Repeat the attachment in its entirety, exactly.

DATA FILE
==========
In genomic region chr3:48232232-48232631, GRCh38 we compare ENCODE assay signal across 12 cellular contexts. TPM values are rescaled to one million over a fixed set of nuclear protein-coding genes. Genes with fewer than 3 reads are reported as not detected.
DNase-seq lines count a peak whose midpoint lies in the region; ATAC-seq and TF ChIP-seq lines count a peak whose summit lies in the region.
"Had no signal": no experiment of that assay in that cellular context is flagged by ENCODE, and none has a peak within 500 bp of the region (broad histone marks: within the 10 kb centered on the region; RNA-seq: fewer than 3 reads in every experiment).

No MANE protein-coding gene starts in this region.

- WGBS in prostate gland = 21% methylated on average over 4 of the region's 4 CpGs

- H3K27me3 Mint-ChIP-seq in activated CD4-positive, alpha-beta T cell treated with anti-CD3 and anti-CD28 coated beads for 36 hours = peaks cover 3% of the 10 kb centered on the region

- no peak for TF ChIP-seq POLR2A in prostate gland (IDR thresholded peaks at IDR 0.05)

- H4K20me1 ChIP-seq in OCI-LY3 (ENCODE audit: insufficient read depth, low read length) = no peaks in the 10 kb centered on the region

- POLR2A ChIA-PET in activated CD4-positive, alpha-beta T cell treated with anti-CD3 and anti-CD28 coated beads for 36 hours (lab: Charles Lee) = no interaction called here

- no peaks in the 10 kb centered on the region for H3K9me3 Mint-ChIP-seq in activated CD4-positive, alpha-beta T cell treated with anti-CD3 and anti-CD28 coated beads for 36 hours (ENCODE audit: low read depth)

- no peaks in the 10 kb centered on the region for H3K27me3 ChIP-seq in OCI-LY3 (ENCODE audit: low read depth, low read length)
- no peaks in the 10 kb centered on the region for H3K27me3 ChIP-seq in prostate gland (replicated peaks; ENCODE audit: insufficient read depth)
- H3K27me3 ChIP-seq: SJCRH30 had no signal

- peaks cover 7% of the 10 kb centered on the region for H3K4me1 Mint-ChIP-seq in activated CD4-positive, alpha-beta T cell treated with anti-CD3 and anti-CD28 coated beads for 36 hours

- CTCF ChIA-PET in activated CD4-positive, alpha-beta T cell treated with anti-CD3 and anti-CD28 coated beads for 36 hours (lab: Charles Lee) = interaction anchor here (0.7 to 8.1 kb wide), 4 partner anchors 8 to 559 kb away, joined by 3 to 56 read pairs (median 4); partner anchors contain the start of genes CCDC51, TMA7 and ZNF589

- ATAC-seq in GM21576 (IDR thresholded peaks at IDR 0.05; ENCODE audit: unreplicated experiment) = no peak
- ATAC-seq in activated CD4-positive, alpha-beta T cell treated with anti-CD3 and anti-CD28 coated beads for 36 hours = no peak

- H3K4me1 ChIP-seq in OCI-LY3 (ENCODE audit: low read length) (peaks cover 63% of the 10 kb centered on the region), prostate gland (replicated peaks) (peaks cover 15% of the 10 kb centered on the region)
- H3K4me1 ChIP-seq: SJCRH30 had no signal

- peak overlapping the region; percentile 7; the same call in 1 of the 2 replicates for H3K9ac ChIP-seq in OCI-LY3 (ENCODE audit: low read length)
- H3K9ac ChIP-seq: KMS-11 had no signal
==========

In genomic region chr3:48232232-48232631, GRCh38 we compare ENCODE assay signal across 12 cellular contexts. TPM values are rescaled to one million over a fixed set of nuclear protein-coding genes. Genes with fewer than 3 reads are reported as not detected.
DNase-seq lines count a peak whose midpoint lies in the region; ATAC-seq and TF ChIP-seq lines count a peak whose summit lies in the region.
"Had no signal": no experiment of that assay in that cellular context is flagged by ENCODE, and none has a peak within 500 bp of the region (broad histone marks: within the 10 kb centered on the region; RNA-seq: fewer than 3 reads in every experiment).

No MANE protein-coding gene starts in this region.

- WGBS in prostate gland = 21% methylated on average over 4 of the region's 4 CpGs

- H3K27me3 Mint-ChIP-seq in activated CD4-positive, alpha-beta T cell treated with anti-CD3 and anti-CD28 coated beads for 36 hours = peaks cover 3% of the 10 kb centered on the region

- no peak for TF ChIP-seq POLR2A in prostate gland (IDR thresholded peaks at IDR 0.05)

- H4K20me1 ChIP-seq in OCI-LY3 (ENCODE audit: insufficient read depth, low read length) = no peaks in the 10 kb centered on the region

- POLR2A ChIA-PET in activated CD4-positive, alpha-beta T cell treated with anti-CD3 and anti-CD28 coated beads for 36 hours (lab: Charles Lee) = no interaction called here

- no peaks in the 10 kb centered on the region for H3K9me3 Mint-ChIP-seq in activated CD4-positive, alpha-beta T cell treated with anti-CD3 and anti-CD28 coated beads for 36 hours (ENCODE audit: low read depth)

- no peaks in the 10 kb centered on the region for H3K27me3 ChIP-seq in OCI-LY3 (ENCODE audit: low read depth, low read length)
- no peaks in the 10 kb centered on the region for H3K27me3 ChIP-seq in prostate gland (replicated peaks; ENCODE audit: insufficient read depth)
- H3K27me3 ChIP-seq: SJCRH30 had no signal

- peaks cover 7% of the 10 kb centered on the region for H3K4me1 Mint-ChIP-seq in activated CD4-positive, alpha-beta T cell treated with anti-CD3 and anti-CD28 coated beads for 36 hours

- CTCF ChIA-PET in activated CD4-positive, alpha-beta T cell treated with anti-CD3 and anti-CD28 coated beads for 36 hours (lab: Charles Lee) = interaction anchor here (0.7 to 8.1 kb wide), 4 partner anchors 8 to 559 kb away, joined by 3 to 56 read pairs (median 4); partner anchors contain the start of genes CCDC51, TMA7 and ZNF589

- ATAC-seq in GM21576 (IDR thresholded peaks at IDR 0.05; ENCODE audit: unreplicated experiment) = no peak
- ATAC-seq in activated CD4-positive, alpha-beta T cell treated with anti-CD3 and anti-CD28 coated beads for 36 hours = no peak

- H3K4me1 ChIP-seq in OCI-LY3 (ENCODE audit: low read length) (peaks cover 63% of the 10 kb centered on the region), prostate gland (replicated peaks) (peaks cover 15% of the 10 kb centered on the region)
- H3K4me1 ChIP-seq: SJCRH30 had no signal

- peak overlapping the region; percentile 7; the same call in 1 of the 2 replicates for H3K9ac ChIP-seq in OCI-LY3 (ENCODE audit: low read length)
- H3K9ac ChIP-seq: KMS-11 had no signal